How Chris Woodward would manage the 'Babe'

September 7th, 2019

BALTIMORE -- Babe Ruth may be the most famous and celebrated player in baseball history, a larger than life character who truly changed the course of the game with his mammoth home runs and outrageous personality.

Ruth was a pitcher for the Red Sox from 1915-19 and then sold to the Yankees. Once he donned the pinstripes, Ruth became a prodigious home run slugger that turned the Yankees into the most famous franchise and dominant dynasty in the game. He also led baseball out of the Dead Ball Era and the Black Sox scandal and sent the sport soaring to new heights of popularity across America.

Rangers manager Chris Woodward had the opportunity to immerse himself in the legend on Saturday morning when he was given a tour of the Babe Ruth Birthplace and Museum, located just a few blocks away from Camden Yards and downtown Baltimore. The historic house is where Ruth grew up as the son of a German immigrant saloonkeeper.

Woodward also spent 30 minutes answering questions from fans and there was one obvious query that needed to be addressed: How would Woodward handle managing such an out-sized personality like Ruth?

“I would love the opportunity,” Woodward said. “I’ll take the best player on the planet.”

Of course it would depend on if Woodward was managing back in the Roaring ‘20s or if Ruth was playing today.

“If I went to his time period, I would probably ... smoke a cigar and have a beer with him,” Woodward said.

Ruth didn’t drink many beers with Hall of Fame manager Miller Huggins back in the day and it had little to do with Prohibition being the law of the land at the time. Ruth was more than a handful.

The most notable incident came in 1925 on a hot Saturday afternoon in St. Louis when Ruth, after a night of carousing and debauchery, sauntered into the clubhouse while his teammates were already taking batting practice. Huggins fined Ruth $5,000 and suspended him on the spot.

Ruth left the team in a furious huff and told the world he was through forever with Huggins and the Yankees. The standoff lasted several days but Yankees owner Jacob Ruppert backed his manager. Ruth ultimately backed down and apologized.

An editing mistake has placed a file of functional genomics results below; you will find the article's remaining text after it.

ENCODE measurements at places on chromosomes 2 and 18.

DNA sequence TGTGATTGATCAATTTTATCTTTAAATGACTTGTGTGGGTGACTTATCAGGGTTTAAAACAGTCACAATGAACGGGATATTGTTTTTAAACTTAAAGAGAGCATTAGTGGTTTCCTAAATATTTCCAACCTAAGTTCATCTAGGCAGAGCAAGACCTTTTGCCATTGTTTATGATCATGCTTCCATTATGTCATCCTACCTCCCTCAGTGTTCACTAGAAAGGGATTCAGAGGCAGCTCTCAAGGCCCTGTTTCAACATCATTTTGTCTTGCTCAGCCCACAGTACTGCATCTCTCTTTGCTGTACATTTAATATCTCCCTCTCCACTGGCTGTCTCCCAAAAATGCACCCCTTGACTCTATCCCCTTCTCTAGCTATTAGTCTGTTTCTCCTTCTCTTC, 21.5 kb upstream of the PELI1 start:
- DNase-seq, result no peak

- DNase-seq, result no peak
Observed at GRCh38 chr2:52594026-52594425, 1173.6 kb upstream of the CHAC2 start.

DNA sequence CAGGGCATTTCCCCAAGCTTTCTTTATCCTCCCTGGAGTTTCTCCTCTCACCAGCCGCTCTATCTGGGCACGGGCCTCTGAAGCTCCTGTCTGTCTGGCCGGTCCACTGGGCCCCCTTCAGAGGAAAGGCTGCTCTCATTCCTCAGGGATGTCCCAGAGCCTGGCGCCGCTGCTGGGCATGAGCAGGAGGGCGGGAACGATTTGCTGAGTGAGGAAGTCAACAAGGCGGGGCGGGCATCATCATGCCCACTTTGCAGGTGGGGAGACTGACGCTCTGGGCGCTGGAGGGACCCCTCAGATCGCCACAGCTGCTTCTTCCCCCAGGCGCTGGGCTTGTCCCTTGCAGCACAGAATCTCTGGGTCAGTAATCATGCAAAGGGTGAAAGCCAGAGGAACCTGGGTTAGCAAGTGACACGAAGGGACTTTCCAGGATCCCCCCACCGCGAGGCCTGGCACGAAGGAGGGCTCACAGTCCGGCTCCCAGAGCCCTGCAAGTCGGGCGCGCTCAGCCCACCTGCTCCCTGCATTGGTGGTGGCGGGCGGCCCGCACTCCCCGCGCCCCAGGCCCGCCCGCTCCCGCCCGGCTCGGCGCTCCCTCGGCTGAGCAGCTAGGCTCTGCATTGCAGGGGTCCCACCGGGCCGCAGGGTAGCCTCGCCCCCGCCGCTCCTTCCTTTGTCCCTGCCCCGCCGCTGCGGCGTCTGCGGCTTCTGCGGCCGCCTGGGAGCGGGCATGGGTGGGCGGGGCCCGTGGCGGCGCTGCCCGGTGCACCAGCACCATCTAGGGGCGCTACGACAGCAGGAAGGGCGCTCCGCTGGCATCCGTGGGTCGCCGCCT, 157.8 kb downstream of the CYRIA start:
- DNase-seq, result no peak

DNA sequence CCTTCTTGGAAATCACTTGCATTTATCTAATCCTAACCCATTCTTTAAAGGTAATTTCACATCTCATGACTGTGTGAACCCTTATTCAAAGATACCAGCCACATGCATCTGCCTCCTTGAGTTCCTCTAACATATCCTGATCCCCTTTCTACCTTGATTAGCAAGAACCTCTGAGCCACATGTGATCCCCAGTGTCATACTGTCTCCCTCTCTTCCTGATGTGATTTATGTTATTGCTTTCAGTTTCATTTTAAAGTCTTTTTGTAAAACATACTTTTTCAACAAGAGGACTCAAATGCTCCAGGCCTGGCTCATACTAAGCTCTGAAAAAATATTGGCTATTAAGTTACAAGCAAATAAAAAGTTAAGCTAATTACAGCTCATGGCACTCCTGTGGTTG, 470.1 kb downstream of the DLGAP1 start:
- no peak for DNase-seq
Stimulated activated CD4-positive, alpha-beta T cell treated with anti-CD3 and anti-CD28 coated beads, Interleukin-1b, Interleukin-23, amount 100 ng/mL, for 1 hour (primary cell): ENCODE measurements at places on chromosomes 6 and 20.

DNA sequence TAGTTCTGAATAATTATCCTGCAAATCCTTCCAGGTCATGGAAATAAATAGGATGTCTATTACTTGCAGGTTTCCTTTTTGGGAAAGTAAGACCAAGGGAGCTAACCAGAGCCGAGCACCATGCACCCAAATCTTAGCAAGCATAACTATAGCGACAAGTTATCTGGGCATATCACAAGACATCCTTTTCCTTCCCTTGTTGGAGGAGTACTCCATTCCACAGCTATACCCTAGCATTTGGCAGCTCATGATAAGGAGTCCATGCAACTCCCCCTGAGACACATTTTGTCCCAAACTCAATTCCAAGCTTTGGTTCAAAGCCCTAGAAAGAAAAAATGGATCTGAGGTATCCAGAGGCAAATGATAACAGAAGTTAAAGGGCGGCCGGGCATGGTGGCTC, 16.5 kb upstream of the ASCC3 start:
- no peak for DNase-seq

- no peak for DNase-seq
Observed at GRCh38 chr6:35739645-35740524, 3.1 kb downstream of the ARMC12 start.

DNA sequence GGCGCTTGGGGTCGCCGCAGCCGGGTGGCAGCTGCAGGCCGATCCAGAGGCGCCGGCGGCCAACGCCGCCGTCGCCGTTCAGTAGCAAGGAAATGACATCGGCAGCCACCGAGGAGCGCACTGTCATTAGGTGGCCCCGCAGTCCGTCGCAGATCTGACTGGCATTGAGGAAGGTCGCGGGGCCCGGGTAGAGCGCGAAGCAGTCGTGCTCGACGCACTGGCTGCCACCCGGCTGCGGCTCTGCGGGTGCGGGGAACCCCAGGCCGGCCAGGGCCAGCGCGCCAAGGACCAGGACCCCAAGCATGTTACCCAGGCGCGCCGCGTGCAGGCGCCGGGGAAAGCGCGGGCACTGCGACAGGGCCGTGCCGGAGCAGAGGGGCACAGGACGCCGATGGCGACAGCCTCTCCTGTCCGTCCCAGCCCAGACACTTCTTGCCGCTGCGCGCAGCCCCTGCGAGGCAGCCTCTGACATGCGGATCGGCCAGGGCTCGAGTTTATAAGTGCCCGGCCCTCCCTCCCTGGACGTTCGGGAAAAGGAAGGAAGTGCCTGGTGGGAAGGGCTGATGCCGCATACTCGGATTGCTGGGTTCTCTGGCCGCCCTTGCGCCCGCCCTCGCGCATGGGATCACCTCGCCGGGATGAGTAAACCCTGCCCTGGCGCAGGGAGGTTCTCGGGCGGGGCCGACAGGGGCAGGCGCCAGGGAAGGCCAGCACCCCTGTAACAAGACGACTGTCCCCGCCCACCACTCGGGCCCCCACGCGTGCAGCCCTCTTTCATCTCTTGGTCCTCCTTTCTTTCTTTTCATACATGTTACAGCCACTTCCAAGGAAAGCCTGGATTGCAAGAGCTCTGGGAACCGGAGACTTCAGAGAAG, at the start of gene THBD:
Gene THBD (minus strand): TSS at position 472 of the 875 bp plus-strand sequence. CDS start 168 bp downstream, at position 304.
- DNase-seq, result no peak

So be careful what you wish for as manager. There has never been anyone like Ruth.

“His personality is bigger than the game, right?” Woodward said. “We’ve all seen it. He was the first one who was bigger than the game. I would love the honor to do it, to try it. Try to make him greater. Have a great player and make a great team out of it.”

It might be different for Ruth though if he stepped into a Major League clubhouse 100 years later.

“Nowadays, I would probably really challenge him,” Woodward said. “OK, you can do those things but also I guarantee you he would be open to a lot of things. Most great players are open to being greater. So if he understood there were some things about swing mechanics or taking his belly away from him, that would make him a better player or a more physical athlete, he might be a different version of Babe Ruth than he was back in the day.

“He has a quote right in the front [of the museum] that I saw, I loved that quote. He basically said, ‘You can have a bunch of great individual players but if they don’t play as a team, they are not worth a dime.' That’s his quote and that’s something that I believe in. That’s the core of who I am so if he believes that, we’re in great shape.”

The Babe Ruth Birthplace and Museum is open year-round except New Year’s Day, Thanksgiving and Christmas. Times vary by the season. Admission is $10 for adults, $8 for seniors/military and $5 for children 5-16 years old.